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Troy Davis' Execution Eve Sees Last-Minute Efforts To Save His Life

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A small delegation of supporters took the long walk from the prison entrance to death row, to a room where Troy Davis stood in his white-and-blue-striped prison uniform and a pair of prison-issued loafers on his feet.

"We circled around him and we prayed," said Edward DuBose, president of the Georgia State Conference of the N.A.A.C.P. "I looked in his eyes and I saw peace, I saw a man of faith."

Early this morning, before word came down from the state pardon board that Davis would not be granted clemency for the 1989 murder of a police officer, his three sisters and a nephew made the early morning trek to the prison. They walked in with hope that some miracle would stave off the execution, scheduled for Wednesday at 7 p.m. They left saddened, and retreated from the prison grounds.

"They are hanging on," DuBose said about 6:30 on Tuesday evening. "But clearly they are emotionally shocked."

While the Davis family prepared for the end of what has been a decades-long fight to prove Davis' innocence, another family rejoiced.

"That's what we wanted, and that's what we got," Anneliese MacPhail, the victim's mother, told the Associated Press. "We wanted to get it over with, and for him to get his punishment."

"Justice was finally served for my father," said Mark MacPhail Jr., the son of the dead officer, Mark MacPhail.

But for Troy Davis' family and his supporters, the looming finality of the board's decision to carry out his execution sent a very different message.

"It is bigger than Troy. It really reflects the attitude of a country and a state that still sees black life as meaningless," said Edward DuBose. "That is the only conclusion that you could come away with from the decision made by the parole board."

DuBose described Davis as "upbeat" and more sociable than his visitors. DuBose said the group met for about 30 minutes with Davis, who told his story as he always had, maintaining that he was innocent and that he wanted the world to know it. No weapon was ever found at the scene that night back in 1989, in a dark Burger King parking lot where a police officer was gunned down. In the decades since, witnesses have recanted their stories implicating Davis, casting further doubt on his guilt.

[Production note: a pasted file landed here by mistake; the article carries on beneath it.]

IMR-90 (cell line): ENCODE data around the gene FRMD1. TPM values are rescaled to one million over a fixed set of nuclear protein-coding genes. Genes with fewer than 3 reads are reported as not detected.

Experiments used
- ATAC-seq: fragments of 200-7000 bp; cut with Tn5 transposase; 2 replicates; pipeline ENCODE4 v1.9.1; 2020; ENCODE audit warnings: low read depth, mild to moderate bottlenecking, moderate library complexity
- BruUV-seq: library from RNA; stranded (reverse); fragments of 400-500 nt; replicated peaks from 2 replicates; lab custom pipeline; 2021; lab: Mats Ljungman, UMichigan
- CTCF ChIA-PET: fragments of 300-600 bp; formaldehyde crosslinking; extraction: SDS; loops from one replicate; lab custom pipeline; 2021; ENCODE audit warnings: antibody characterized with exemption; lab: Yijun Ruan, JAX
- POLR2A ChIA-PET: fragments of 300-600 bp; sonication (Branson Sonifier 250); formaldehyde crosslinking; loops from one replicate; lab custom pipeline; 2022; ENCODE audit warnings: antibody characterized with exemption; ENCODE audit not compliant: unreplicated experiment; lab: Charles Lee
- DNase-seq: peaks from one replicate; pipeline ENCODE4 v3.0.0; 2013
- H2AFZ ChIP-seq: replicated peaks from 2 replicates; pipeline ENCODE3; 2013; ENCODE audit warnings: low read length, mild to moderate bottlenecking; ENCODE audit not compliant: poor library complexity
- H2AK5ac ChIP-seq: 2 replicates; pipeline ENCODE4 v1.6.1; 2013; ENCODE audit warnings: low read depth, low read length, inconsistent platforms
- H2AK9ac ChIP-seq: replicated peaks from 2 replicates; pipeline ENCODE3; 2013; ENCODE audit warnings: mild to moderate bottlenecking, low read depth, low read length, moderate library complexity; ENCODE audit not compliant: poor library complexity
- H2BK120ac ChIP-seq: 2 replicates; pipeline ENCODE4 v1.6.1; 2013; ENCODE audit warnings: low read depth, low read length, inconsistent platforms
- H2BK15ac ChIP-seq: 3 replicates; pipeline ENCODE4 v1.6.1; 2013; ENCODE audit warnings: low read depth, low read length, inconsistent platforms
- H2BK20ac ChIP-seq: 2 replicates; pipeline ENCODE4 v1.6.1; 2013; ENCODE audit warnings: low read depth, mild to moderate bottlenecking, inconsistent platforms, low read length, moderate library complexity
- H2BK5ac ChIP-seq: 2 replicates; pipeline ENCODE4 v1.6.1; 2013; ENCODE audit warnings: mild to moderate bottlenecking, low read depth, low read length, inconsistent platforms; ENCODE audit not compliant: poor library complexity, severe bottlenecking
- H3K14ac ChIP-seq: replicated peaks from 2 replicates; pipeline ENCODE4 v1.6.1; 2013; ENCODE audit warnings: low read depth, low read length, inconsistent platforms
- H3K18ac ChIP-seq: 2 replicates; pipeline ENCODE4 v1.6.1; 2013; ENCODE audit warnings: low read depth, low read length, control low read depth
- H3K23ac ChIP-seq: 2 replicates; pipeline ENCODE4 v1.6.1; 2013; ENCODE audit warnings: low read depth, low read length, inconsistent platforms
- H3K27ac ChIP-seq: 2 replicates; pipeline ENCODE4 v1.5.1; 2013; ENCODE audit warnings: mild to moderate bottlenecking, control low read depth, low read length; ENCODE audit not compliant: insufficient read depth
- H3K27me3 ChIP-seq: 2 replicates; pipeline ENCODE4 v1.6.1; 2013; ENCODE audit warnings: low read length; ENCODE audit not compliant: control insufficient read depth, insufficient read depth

"He told us whether he's executed or not, to carry the message to the people, to keep the faith and continue to challenge the system for people, not just his case, but those just like him," DuBose said. "From a man's point of view, I held back tears as best I could. But not tears of sadness for him, if you can imagine that, tears of sadness for this moment for all of us."

Meanwhile, as the state moves closer to Davis' execution, there are still groups fighting to save his life, albeit against improbable odds.

“We’re going to fight to the very end,” said Rashad Robinson, executive director of ColorOfChange.org, a web-based grassroots organization that rallies behind causes that affect African Americans. "Not doing anything isn't going to get us any type of movement. The only way we are going to have some sort to success is to continue to press forward. The fact that Troy Davis hasn't already been executed in the state of Georgia is a testament to the activists that have already spoken out and the lawyers and organizations that haven't given up."